Pennsylvania Estate Planning, Trust, and Executor and Probate Frequently Asked Questions (FAQs)
Do you have a question for us about Pennsylvania estate law that you do not see answered below? Contact us today to talk to an experienced lawyer about your legal needs or email your question to David Frees [email protected]
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How Much Money, Real Estate or Assets Can I Gift in 2013?
If you are interested in gifting stocks, bonds, money, real estate, business interests or other assets to one or more children or grandchildren then you are on the right page.
In January of 2013 the rules about gifting changed.
Here is the new information. However, gifting can be more complicated than you might think. For example, there are different rules for gift taxes than there are for the nursing home rules under medicaid. So use the information here as a guide and get good information from an estate and gift tax adviser based on your personal and specific information.
Gifting in 2013:
Annual gift tax exclusion - inflation adjusted to $14,000.00 per person. This amount can be given to a child, grandchild and or their spouses.
Furthermore, if you are married, each spouse can gift this amount to each desired recipient.
This means that a married couple can together gift $28,000.000 per year.
If one spouse has greater assets be sure to ask your adviser about split gifts and whether or not you need to file a 709 gift tax return.
Lifetime Exclusion (unified credit): In addition to the annual gift tax exclusion, each person now also has a $5,250,000.00 lifetime credit which can be used to make gifts to children and grandchildren and/or their spouses.
You will be required to file a 709 gift tax return when making gifts larger than the $14,000.00 per year annual gift tax amount but you can use your lifetime credit.
Note: Gifts of hard to value assets such as real estate or business interests may require not only a gift tax return but an appraisal.
If you are considering a lifetime gift, you may require the advice of legal counsel.
However, gifting can radically reduce taxes in certain circumstances and may also need to be coordinated with changes in your wills, trusts, and beneficiary designations. The advice of counsel can therefore be both valuable and can save you and your heirs from later problems that might cost much more to correct.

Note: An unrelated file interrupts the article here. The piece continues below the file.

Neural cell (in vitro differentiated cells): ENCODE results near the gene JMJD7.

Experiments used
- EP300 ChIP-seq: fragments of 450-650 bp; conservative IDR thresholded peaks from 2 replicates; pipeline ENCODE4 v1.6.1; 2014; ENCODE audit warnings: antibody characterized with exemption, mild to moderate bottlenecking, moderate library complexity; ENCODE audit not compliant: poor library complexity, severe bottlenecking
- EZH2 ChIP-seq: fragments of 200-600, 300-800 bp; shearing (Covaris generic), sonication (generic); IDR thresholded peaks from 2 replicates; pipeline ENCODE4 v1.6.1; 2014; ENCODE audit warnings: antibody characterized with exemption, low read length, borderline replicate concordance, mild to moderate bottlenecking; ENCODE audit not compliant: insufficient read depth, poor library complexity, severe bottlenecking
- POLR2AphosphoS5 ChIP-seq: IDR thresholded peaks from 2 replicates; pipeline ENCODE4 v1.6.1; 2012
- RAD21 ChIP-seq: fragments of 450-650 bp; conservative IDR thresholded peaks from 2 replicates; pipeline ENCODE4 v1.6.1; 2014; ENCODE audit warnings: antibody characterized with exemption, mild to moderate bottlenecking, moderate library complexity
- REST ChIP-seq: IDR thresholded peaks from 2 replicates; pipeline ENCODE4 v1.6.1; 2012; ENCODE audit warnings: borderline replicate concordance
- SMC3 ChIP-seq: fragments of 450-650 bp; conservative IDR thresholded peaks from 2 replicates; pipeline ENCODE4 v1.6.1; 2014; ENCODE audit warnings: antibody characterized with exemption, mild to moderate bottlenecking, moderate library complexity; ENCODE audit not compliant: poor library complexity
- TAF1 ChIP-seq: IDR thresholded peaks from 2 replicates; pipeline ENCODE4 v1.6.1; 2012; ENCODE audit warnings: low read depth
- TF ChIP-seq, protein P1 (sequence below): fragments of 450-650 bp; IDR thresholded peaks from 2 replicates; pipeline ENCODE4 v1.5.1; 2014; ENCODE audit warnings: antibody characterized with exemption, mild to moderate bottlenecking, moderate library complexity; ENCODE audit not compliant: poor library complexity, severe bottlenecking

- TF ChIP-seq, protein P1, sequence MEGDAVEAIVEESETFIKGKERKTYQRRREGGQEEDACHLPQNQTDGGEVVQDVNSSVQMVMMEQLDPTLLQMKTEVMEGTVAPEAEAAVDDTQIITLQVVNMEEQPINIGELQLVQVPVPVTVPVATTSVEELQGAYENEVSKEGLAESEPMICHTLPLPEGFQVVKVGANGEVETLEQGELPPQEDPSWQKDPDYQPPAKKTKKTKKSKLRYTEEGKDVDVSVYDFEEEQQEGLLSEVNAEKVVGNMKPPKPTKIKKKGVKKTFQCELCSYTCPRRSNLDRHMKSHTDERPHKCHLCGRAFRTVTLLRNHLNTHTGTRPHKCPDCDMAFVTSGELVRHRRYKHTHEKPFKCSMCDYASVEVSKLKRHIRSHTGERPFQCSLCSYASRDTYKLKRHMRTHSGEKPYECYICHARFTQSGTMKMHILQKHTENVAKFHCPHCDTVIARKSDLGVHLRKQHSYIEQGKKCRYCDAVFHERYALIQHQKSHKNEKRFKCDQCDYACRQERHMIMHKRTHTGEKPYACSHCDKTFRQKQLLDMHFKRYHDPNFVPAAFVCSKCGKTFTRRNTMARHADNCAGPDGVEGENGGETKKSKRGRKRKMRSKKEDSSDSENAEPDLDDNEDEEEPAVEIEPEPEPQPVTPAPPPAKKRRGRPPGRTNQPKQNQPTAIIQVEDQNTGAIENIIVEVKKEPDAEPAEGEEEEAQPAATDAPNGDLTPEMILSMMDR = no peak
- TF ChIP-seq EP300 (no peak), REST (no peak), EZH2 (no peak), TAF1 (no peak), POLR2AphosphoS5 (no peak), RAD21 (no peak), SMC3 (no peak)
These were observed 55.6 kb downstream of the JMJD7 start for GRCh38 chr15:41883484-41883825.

David M. Frees III, JD
How can I use a charitable lead trust in my Pennsylvania estate planning?
A charitable lead trust is an estate planning tool that also serves as a way to donate to charitable causes. A donor can set aside donations in the form of money, stocks, property, etc., for a set term of years after their passing.
It is referred to as a “lead” trust because the charity that the donor designates gets benefits from the Pennsylvania estate before any other beneficiaries (i.e. spouse, family, etc.). In simple terms, it means that once the trust’s terms run out, whatever money or property is left goes to the deceased’s heirs.
Many people choose a charitable lead trust because after the set amount of time for charity has passed, the heirs can usually receive their benefits tax-free. However, 1 downside to a charitable lead trust is that they are irrevocable.
This means that once a person puts their assets into a trust they cannot be taken out or changed. Because of this, it’s important to make sure that a charitable lead trust is set up properly and carefully considered before it is but into effect.
A charitable lead trust attorney can help you make the best legal and economical decision when planning for the future of your family and preferred charities.
Contact a Pennsylvania Charitable Lead Trust Attorney
Our experienced estate planning attorneys will help clients implement plans ranging from simple to sophisticated. Contact a Pennsylvania charitable lead trust attorney for more information on how the Law Offices of Unruh, Turner, Burke & Frees can help you. Call us today – 1-610-933-8069.
What is Pennsylvania charitable remainder trust?
A charitable remainder trust is one that is set up to distribute a person’s assets over a stated period of time to designated beneficiaries. Once that time expires, the remaining assets are donated to a charity of choice.
This type of trust is tax exempt and can help lessen the taxable income of the individual whose Pennsylvania properties and assets will be divided. While a charitable trust attorney can answer your specific questions about a charitable remainder trust, below are some of the general aspects inherent in this type of trust.
A great benefit in a charitable remainder trust is that it is tax-exempt.
No capital gains taxes on the sale of assets are required to be paid when you set up a charitable remainder trust. This can save a grantor a lot of money in terms of tax dollars, particularly on highly appreciated assets. Plus, the trustee will receive the full value of the investment, which can in turn, be transferred into another investment with a higher yield.
If outlined correctly, the charity you select will receive the full value of the transfer of assets. There are some restrictions on what types of charities qualify, so it’s recommended to seek counsel from a Pennsylvania charitable trust attorney.
What types of assets qualify?
A wide range of assets can be included in a charitable remainder trust, such as:
- personal property;
- real estate;
- mutual funds;
- exchange traded funds;
- restricted securities;
- partnership interests; and
- limited liability companies (LLCs), among others.